After a tasty dish of fried noodles at the Golden Moon restaurant, we visited the nearby artifact shop of the Padaung women. The women are better known as giraffe or long necked women because of the brass rings they use to elongate their necks. Some manage to reach up to 30 cm of neck length, which is actually an illusion as the human neck does not get any longer. It is the shoulders that are pushed down to create the effect. “Their own mythology explains that it is done to prevent tigers from biting them! Others have reported that it is done to make the women unattractive so they are less likely to be captured by slave traders. The most common explanation, though, is the opposite of this — that an extra-long neck is considered a sign of great beauty and wealth and that it will attract a better husband. Adultery, though, is said to be punished by removal of the rings. In this case, since the neck muscles will have been severely weakened by years of not supporting the neck, a woman must spend the rest of her life lying down” (source here).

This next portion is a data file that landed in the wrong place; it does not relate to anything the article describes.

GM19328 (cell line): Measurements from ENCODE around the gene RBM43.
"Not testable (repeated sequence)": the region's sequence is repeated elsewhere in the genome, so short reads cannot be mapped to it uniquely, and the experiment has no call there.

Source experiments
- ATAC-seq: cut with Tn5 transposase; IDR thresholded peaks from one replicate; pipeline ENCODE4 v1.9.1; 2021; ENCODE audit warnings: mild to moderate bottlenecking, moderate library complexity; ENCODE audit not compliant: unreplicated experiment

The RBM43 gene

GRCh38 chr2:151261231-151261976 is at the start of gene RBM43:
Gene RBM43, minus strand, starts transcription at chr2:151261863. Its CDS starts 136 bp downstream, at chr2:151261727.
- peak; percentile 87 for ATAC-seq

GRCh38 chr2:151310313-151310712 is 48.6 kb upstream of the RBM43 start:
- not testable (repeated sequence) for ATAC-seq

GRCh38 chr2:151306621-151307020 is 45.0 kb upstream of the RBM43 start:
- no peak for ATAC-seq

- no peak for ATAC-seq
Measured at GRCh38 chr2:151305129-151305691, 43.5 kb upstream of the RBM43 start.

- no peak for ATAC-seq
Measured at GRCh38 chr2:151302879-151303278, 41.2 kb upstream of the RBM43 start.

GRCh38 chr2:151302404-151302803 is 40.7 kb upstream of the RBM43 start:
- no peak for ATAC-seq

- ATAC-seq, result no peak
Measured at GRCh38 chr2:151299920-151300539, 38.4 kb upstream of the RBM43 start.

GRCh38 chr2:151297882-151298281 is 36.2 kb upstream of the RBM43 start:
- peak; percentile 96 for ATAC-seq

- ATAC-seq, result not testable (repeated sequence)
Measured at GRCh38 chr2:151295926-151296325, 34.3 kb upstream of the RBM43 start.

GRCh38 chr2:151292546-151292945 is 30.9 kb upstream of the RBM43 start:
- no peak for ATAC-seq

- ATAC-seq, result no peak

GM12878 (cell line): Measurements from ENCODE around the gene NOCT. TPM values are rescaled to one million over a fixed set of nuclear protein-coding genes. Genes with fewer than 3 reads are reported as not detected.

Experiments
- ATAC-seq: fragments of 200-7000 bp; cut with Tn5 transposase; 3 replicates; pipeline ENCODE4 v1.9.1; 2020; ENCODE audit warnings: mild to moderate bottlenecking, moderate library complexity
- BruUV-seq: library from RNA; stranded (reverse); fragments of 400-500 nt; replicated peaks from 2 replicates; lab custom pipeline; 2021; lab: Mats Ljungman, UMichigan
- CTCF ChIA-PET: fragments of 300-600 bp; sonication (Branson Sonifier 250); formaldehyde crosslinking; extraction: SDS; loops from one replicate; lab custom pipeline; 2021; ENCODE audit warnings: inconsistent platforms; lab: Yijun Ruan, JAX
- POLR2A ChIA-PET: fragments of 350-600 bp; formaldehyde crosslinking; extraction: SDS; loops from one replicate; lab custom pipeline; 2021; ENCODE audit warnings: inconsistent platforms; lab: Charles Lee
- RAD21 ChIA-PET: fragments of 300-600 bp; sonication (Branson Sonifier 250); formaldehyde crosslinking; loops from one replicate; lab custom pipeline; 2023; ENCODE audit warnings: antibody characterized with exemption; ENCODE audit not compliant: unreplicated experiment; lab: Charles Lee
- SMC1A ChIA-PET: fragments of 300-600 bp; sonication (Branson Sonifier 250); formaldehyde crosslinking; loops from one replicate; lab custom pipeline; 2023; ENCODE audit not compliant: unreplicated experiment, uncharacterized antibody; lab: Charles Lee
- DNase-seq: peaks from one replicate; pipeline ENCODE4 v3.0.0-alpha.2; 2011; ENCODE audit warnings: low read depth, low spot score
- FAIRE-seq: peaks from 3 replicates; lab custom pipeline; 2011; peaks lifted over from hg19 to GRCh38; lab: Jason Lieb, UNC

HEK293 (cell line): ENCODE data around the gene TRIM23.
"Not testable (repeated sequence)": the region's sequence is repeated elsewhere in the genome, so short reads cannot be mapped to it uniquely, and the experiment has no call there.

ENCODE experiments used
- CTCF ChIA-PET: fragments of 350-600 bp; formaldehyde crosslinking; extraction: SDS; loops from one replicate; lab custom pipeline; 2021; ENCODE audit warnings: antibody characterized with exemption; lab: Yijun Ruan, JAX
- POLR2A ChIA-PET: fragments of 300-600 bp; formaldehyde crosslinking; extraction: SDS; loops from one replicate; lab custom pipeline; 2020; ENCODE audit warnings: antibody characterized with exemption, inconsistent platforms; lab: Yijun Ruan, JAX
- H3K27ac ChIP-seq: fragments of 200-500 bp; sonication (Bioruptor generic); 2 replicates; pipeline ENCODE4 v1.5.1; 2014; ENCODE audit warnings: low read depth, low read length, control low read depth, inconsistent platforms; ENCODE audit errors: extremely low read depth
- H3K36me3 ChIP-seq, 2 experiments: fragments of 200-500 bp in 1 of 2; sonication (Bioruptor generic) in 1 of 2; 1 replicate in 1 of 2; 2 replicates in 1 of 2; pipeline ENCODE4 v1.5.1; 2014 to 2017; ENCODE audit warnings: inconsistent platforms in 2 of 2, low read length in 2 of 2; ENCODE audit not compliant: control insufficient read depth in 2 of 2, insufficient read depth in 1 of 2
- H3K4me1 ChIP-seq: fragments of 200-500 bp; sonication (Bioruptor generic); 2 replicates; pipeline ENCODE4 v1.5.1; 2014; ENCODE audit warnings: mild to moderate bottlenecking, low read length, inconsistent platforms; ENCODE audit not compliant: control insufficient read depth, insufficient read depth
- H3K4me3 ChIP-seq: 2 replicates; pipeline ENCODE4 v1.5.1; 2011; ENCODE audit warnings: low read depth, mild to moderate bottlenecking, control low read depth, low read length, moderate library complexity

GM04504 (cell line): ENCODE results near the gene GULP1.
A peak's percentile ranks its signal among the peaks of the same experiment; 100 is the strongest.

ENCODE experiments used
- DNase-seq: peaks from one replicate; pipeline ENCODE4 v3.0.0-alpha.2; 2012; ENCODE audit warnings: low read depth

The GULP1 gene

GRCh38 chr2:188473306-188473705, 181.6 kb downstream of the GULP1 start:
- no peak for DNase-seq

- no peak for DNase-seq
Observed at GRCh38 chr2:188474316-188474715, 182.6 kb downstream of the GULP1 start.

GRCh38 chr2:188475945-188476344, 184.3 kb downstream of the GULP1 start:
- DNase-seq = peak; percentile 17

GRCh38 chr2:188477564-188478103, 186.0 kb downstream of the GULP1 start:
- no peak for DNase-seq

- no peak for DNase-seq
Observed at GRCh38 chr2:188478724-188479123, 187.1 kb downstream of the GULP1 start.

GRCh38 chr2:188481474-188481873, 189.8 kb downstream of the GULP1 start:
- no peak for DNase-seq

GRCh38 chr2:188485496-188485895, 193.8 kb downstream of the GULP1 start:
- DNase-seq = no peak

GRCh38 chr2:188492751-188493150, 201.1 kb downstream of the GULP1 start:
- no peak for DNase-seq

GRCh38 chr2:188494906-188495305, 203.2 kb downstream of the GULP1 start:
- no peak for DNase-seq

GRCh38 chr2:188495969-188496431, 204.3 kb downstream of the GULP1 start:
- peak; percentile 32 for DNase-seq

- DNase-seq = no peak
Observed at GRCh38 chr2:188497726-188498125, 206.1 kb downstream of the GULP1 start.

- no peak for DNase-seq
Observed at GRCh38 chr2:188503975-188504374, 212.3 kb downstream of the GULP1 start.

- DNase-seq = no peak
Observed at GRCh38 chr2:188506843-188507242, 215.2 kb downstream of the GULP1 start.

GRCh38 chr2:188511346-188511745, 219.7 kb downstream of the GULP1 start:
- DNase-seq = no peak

Next stop at the Hpaung Daw U Pagoda, a significant religious local site and home of the 18-day annual festival. The pagoda houses five small gilded images of Buddha, which have been covered in gold leaf to the point that their original forms cannot be seen. During the festival “four of the Buddha images are placed on a replica of a royal barge designed as a hintha bird and taken throughout Inle Lake. One image always remains at the temple. The elaborately decorated barge is towed by several boats of leg-rowers rowing in unison, and other accompanying boats, making an impressive procession on the water. The barge is towed from village to village along the shores of the lake in clockwise fashion, and the four images reside at the main monastery in each village for the night.” (source wikipedia).